Little cupids at the House of the Vettii in Pompei

I was instantly enamoured of this little hand painted picture when I came across it. Those naughty “amorini” (little cupids), so finely depicted in exquisite and vibrant colours captured my glance.

“Pompei – I Farmacisti” by M. Cirillo, inspired to the antique mural frescos at the House of the Vettii in Pompei

The subject is inspired to the antique Roman frescos in the hall of the House of the Vettii, in Pompei, Italy.

Isn’t in remarkable that Pompei was rediscovered in modern times after laying buried under ashes and soil for centuries? The frescos still display such elegantly vivid colours, as if those rooms were still inhabited.

The frescos in the main room of the Vettii house are superb and denote a forward-looking attitude in matter of style, as they transitioned from the previous Roman style to a new one. 

This little painting has just been listed on my Etsy shop VforVintageLondon.

Old landscapes

I love vintage paintings and my collection counts many pieces. One section is dedicated to landscapes and nature.

The tradition of British landscape painting: views of sea, lakes, streams, mountains and trees. I can’t resist the pull of those wide spaces, the rugged solitary beauty, or the romantic serene scenes. These views evoke positive feelings – a sense of inner peace and well being.

I am now listing a few British pieces – some is vintage and some is antique artwork.

There is this little picture of a ruined castle near a mountain cliff by the shore of a lake, possibly depicting a Scottish loch. The location bears good resemblance with the ruined Kilchum Castle on the Loch Awe. The scene has a pretty and peaceful atmosphere, with warm tones.

Antique oil painting, 19th century English school
Very old canvas, with mark by Muller, an art provider in the City of London

Then there is this little charming vintage painting with beautiful colours and showing a marine view. A country cottage is perched atop a gentle hill, with dry stone wall and colourful front garden. Opposite, we have a wide view of the sea, with rolling waves, rocks, and a fluffy cloud sky. Close to the viewer, a wide bay with sandy beach. On the very far horizon a rain shower is hinted. This serene and gentle marine landscape depicts Runswick Bay, a little village near Whitby in Yorkshire.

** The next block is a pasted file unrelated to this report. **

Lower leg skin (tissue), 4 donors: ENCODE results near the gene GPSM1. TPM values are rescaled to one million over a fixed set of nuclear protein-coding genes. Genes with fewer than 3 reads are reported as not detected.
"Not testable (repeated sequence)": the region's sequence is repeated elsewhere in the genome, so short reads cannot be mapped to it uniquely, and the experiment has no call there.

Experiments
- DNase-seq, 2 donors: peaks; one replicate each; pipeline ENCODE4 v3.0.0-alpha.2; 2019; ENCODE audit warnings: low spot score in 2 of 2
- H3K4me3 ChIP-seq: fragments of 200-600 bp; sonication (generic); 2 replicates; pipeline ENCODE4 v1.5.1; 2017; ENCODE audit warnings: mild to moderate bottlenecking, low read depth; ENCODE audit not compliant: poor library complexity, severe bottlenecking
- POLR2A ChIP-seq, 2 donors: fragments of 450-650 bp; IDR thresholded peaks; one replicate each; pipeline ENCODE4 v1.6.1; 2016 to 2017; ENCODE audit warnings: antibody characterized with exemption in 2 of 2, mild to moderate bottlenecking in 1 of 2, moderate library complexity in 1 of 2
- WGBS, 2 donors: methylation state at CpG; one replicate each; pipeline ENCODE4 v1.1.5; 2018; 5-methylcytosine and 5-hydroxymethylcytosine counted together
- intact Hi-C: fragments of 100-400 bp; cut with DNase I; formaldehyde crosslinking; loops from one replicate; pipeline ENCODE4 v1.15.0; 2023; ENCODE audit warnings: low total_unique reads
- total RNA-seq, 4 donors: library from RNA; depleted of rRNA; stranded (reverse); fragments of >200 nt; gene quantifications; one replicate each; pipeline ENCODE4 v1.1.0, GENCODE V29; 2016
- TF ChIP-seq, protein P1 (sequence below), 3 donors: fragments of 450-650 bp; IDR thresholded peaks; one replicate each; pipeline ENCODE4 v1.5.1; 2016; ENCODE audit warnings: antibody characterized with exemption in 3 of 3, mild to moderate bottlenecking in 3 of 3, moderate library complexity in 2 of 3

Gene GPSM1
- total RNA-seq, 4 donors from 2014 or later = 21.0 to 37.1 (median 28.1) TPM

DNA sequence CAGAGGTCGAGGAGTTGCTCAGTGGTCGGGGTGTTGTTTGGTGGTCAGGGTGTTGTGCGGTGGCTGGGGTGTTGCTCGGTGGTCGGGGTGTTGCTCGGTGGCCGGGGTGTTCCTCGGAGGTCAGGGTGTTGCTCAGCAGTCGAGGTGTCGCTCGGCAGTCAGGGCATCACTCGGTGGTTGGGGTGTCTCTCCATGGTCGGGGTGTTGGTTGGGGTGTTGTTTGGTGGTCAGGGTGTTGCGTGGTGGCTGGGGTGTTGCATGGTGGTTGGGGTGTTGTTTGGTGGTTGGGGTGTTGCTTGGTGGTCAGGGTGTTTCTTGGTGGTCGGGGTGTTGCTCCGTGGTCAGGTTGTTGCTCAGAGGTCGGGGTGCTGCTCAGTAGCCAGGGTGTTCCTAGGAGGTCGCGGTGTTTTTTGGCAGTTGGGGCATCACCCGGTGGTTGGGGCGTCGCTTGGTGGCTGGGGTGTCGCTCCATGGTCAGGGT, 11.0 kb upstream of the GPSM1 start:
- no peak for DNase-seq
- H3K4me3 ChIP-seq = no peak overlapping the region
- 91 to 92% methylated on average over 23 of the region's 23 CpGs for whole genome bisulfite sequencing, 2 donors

Vintage painting of Yorkshire village by the sea, from the 1990s

What about this rugged mountain landscape with a solitary stream, perhaps an English dale, or a corner of the Scottish Highlands? Or is that a wild area in Wales? I love those majestic peaks in the far distance, and a handful of birds dancing in circle above scattered rocks. The earthy tones mixed with greens and teals. The grand and remote peace.

Are these the English Dales or the wild Wales?

The last painting is an antique oil of a Scottish Highland landscape and is one of my all-time favourite. The composition again depicts the countryside, this time less remote, with a river gently turning, its water flowing slowly across mountains and hills, with vegetation and trees. You would expect to see someone appearing from a little path in between the greenery. Does this view really exist or is it an artistic fancy? Where does the river flow into? How would it look in stormy weather? I very much like the old frame in which the painting sits, with its rich yet elegant motifs.

Do you like paintings? What’s your favourite style or subject? Do you hang or display pictures in your home?

Find them on my Etsy shops:

Vintage painting of Yorkshire village by the sea at V for Vintage London

Antique oil painting of ruined castle by a cliff at An Old Country House

Rugged mountain landscape will be listed at V for Vintage London

Highland landscape will be listed at An Old Country House

Visit VforVintageLondon on Etsy

Visit AnOldCountryHouse on Etsy

@vforvintagelondon on Instagram and Pinterest.

Rubens’ landscapes exhibition and The Wallace Collection

The Wallace Collection museum in London, in cooperation with The National Gallery, organised a temporary exhibition with two Rubens’ landscape paintings from his mature period: Rubens: Reuniting the Great Landscapes(Wallace Collection’s webpage on the exhibition).

For the first time in over two centuries, this exhibition reunited The Rainbow Landscape and A View of Het Steen in the Early Morning. Both companion paintings depict the slightly idealised landscape around Het Steen, Ruben’s countryside manor, where he retired in his later years with his young family.

A View of Het Steen in the Early Morning
The Rainbow Landscape